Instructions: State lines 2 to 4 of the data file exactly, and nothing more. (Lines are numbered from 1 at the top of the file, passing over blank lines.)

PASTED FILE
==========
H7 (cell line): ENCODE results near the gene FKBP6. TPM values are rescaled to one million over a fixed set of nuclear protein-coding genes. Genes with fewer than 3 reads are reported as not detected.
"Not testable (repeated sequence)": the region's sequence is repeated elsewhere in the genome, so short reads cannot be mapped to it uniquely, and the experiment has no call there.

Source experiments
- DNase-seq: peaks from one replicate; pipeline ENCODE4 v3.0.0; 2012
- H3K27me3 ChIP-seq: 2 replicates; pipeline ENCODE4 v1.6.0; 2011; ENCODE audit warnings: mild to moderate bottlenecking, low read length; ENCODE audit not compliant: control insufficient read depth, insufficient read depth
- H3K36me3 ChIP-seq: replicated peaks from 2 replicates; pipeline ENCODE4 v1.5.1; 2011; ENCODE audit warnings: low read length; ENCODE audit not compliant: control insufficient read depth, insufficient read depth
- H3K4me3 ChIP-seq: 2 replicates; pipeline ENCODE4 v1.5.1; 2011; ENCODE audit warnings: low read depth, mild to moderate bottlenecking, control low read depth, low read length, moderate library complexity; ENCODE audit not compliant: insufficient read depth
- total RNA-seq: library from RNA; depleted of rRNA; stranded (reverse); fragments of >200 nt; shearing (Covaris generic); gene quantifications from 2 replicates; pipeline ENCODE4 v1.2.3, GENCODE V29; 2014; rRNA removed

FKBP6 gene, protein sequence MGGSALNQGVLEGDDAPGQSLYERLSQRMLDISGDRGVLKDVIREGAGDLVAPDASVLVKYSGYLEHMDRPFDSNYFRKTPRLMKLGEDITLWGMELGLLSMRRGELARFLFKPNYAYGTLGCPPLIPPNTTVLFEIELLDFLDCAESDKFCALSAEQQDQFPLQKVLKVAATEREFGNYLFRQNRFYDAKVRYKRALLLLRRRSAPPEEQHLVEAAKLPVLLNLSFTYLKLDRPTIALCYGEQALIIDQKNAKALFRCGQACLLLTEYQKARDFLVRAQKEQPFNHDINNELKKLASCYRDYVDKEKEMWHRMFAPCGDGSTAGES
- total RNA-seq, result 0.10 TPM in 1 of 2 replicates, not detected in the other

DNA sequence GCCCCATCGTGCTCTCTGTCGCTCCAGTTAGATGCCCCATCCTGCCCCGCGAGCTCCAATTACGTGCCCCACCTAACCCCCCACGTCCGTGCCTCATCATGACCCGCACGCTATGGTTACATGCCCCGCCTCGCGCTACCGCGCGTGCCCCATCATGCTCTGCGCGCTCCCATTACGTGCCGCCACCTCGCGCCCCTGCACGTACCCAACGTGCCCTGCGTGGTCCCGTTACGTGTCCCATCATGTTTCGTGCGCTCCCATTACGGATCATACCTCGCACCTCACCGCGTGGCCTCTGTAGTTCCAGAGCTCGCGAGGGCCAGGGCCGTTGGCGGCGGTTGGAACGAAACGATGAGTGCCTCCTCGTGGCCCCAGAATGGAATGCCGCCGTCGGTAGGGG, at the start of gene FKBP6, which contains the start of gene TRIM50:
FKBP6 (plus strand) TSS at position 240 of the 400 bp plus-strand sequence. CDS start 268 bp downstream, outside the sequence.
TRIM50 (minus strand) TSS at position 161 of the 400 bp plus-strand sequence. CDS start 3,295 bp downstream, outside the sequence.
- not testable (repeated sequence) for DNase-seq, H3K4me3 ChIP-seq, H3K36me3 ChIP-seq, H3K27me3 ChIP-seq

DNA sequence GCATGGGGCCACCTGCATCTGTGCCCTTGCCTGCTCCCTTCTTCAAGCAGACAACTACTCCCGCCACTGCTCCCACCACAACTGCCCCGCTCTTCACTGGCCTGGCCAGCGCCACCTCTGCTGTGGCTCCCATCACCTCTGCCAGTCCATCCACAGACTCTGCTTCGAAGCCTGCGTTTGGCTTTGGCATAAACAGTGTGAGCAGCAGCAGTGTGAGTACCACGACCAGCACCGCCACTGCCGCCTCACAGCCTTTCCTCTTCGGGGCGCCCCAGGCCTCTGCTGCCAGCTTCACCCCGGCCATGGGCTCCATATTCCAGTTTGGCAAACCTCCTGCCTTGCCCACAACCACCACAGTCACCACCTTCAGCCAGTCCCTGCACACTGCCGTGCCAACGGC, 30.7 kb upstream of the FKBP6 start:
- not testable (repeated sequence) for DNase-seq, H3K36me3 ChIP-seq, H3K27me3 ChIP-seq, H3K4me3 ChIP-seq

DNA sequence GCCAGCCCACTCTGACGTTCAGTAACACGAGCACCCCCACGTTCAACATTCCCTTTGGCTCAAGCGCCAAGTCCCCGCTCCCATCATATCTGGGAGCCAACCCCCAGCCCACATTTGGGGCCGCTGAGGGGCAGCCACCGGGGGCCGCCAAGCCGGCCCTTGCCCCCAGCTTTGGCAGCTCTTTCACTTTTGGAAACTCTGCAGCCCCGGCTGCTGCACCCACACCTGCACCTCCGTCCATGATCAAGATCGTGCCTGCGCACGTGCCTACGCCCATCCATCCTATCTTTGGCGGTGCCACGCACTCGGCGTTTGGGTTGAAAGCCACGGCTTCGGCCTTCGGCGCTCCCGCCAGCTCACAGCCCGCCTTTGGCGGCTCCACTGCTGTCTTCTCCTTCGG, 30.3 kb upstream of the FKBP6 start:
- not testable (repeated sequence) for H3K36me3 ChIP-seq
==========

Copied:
"Not testable (repeated sequence)": the region's sequence is repeated elsewhere in the genome, so short reads cannot be mapped to it uniquely, and the experiment has no call there.

Source experiments
- DNase-seq: peaks from one replicate; pipeline ENCODE4 v3.0.0; 2012